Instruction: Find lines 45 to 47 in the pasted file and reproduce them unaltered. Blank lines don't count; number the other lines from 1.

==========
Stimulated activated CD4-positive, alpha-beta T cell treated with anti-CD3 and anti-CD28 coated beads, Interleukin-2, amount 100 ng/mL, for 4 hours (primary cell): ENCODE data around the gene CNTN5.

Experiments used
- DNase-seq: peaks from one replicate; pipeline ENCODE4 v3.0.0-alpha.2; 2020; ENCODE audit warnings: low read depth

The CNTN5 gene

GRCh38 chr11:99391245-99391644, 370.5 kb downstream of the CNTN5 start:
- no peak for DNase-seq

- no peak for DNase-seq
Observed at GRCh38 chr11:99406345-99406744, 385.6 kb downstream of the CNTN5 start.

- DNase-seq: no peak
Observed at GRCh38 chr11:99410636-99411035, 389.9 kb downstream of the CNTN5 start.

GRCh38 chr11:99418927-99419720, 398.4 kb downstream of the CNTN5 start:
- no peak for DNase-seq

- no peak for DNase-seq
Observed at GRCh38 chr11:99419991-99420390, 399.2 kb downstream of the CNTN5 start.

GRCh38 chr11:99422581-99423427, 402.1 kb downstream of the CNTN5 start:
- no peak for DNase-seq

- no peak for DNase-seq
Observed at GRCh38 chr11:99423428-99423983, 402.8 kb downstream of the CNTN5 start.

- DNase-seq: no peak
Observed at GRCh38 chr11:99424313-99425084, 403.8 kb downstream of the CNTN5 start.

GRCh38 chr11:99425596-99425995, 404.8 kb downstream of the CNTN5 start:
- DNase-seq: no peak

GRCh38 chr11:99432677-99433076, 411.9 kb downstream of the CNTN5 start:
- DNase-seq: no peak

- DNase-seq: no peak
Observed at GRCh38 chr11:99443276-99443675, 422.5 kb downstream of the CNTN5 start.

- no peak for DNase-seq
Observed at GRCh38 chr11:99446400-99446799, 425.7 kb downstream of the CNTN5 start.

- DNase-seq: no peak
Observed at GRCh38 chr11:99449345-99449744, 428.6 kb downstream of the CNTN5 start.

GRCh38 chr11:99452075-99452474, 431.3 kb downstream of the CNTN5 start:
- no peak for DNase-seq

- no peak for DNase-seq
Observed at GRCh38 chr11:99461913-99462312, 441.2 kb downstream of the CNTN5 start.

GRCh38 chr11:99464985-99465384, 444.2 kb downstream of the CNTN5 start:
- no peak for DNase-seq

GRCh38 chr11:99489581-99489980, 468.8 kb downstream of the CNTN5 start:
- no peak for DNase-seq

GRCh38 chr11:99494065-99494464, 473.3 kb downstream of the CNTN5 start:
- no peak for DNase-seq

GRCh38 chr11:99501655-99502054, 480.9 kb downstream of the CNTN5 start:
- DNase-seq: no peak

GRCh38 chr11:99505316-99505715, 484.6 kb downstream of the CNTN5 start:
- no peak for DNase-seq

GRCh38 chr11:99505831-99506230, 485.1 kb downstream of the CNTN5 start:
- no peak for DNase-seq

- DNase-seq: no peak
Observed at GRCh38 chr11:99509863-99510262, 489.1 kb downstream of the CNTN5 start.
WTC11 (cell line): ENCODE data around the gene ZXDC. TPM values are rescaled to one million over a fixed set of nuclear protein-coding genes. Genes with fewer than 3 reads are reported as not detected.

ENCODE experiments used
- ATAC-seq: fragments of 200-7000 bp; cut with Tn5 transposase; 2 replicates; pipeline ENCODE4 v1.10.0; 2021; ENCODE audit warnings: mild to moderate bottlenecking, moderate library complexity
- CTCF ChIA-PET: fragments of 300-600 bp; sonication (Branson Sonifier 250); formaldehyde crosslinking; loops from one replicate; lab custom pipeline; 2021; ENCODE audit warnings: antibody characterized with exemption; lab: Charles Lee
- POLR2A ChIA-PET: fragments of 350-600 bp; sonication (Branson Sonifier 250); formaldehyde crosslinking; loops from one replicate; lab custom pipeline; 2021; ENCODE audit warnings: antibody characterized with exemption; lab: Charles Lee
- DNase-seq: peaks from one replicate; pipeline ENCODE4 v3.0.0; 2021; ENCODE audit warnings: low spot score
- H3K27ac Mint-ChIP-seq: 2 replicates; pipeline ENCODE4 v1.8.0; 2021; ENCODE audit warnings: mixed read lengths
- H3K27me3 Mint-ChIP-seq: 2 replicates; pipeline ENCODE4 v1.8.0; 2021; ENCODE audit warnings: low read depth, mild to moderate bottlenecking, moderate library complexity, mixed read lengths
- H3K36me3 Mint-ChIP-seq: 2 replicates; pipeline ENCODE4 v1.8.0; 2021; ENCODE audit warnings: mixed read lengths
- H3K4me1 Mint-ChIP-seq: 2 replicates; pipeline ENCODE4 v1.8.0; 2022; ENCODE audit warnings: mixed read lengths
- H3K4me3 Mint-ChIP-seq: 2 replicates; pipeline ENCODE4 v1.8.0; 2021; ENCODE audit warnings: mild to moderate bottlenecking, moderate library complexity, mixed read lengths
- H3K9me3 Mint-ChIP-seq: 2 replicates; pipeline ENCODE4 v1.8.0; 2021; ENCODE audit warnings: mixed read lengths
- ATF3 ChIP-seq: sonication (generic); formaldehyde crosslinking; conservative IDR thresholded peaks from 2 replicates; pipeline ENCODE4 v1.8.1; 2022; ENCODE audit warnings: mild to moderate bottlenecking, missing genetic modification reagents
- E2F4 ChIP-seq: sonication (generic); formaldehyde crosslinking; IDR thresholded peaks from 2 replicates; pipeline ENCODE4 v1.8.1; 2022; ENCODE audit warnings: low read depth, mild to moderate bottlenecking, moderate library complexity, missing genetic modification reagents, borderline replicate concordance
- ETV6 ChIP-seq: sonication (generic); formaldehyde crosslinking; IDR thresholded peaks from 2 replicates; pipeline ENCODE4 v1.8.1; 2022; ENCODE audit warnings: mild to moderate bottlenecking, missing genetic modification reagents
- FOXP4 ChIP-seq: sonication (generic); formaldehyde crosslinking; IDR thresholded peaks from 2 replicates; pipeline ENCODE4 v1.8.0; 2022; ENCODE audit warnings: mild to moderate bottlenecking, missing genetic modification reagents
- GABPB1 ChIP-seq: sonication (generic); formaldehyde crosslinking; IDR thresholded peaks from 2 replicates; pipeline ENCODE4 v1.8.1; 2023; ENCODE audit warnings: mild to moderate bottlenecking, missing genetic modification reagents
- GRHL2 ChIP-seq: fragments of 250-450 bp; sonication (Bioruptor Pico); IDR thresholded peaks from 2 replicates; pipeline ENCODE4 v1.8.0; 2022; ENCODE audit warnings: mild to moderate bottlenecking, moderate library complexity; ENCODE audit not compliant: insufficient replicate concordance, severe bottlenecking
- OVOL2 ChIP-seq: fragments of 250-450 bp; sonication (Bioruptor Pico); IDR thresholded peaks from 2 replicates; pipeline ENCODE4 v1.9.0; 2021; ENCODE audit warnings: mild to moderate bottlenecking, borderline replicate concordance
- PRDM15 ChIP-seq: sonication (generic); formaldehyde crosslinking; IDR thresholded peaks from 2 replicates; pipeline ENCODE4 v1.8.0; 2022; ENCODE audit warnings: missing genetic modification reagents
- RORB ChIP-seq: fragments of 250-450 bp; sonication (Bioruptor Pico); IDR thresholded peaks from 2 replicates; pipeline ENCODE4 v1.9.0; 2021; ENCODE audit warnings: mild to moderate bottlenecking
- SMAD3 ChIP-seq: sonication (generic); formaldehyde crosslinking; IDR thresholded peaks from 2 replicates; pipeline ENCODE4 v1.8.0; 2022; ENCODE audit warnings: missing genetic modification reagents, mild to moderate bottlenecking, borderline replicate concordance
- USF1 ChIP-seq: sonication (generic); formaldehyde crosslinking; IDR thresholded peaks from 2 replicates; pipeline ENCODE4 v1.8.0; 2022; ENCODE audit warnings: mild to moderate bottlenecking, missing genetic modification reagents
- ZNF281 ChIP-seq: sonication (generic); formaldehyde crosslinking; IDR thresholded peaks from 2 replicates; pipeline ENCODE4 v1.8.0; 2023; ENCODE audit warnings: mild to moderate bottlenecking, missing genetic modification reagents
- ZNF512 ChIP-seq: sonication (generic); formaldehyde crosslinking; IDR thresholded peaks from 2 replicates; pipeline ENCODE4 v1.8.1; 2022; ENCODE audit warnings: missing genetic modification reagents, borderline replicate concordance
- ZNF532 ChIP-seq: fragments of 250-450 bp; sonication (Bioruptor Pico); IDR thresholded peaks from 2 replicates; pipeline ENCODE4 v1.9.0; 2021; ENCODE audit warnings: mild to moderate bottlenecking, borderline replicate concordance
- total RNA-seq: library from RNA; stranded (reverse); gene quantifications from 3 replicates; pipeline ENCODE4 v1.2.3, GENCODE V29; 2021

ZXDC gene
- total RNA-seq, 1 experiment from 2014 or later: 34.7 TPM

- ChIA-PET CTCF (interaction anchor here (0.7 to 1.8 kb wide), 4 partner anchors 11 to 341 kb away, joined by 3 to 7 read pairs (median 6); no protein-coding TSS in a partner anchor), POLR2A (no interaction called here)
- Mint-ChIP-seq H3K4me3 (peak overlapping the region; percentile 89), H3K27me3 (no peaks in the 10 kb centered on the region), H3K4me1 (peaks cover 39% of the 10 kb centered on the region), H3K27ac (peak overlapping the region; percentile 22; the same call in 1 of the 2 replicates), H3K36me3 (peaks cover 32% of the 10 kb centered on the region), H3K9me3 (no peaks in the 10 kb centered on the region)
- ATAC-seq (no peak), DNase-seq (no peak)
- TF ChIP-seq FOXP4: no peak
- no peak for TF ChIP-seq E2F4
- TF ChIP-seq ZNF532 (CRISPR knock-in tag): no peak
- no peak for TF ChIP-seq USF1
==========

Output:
GRCh38 chr11:99505831-99506230, 485.1 kb downstream of the CNTN5 start:
- no peak for DNase-seq

- DNase-seq: no peak